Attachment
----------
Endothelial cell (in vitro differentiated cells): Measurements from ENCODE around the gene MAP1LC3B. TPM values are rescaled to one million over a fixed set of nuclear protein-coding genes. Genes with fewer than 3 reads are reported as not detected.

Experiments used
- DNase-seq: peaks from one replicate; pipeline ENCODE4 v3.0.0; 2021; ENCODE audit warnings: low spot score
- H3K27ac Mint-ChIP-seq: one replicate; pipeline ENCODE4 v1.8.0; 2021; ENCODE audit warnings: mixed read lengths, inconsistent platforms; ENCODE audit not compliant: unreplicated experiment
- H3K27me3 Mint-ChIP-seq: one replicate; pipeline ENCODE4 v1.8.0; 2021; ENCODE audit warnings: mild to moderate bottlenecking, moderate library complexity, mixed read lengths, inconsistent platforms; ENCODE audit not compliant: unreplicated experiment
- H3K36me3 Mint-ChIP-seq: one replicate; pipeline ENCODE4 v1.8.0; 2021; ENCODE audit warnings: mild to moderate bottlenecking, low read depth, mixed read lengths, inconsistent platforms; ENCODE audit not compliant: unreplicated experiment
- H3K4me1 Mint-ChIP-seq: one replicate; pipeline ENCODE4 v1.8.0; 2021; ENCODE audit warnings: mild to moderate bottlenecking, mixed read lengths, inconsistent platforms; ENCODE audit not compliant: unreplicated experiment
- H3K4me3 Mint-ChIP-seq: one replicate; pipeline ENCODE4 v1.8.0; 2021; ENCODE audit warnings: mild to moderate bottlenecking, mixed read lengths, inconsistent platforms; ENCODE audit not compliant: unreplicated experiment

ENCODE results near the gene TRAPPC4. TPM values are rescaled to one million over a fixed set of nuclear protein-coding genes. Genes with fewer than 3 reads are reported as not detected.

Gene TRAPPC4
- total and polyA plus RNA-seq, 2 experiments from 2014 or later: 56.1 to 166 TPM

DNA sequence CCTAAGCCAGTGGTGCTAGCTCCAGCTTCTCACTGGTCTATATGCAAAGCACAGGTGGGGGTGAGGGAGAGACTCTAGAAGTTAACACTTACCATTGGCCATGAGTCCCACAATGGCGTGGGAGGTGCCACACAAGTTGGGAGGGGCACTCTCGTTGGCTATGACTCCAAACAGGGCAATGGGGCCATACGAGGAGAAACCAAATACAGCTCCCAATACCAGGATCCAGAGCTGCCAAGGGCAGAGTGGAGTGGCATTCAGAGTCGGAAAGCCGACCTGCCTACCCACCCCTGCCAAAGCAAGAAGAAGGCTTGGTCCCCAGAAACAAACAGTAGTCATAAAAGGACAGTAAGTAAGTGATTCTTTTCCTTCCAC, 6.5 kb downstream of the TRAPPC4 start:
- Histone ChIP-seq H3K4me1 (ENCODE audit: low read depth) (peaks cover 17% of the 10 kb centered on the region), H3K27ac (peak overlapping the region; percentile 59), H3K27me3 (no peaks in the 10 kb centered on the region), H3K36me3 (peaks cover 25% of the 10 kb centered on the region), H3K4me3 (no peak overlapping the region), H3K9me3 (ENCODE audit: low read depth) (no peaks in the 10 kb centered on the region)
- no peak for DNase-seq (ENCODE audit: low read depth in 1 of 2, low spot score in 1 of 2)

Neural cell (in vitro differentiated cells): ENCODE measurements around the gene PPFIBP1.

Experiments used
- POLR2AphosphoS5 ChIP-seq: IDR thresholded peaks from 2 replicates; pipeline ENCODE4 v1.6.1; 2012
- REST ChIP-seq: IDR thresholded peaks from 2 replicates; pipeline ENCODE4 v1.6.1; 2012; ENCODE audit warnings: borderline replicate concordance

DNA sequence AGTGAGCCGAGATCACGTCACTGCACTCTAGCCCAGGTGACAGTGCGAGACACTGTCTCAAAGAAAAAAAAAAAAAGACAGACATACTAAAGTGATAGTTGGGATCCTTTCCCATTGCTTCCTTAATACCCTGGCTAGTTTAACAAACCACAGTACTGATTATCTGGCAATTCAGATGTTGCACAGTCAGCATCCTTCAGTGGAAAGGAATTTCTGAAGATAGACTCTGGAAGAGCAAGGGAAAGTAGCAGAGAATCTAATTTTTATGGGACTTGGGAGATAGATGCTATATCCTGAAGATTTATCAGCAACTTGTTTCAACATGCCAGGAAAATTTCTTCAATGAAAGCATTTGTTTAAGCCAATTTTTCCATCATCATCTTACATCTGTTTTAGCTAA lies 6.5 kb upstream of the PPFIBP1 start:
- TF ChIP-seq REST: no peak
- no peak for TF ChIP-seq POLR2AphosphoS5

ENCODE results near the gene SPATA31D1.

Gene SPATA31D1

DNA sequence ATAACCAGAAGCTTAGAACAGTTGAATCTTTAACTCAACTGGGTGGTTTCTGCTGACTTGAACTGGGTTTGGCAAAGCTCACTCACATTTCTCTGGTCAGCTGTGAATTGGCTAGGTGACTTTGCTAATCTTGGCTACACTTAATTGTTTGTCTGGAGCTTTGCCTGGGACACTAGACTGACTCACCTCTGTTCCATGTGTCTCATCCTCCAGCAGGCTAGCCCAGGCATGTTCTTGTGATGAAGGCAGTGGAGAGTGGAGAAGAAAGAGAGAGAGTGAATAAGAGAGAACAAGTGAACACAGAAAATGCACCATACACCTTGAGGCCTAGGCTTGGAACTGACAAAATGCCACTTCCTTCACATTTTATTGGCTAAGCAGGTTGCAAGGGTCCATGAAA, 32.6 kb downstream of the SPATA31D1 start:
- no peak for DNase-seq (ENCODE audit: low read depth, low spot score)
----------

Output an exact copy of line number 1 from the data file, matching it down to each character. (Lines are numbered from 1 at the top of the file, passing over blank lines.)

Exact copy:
Endothelial cell (in vitro differentiated cells): Measurements from ENCODE around the gene MAP1LC3B. TPM values are rescaled to one million over a fixed set of nuclear protein-coding genes. Genes with fewer than 3 reads are reported as not detected.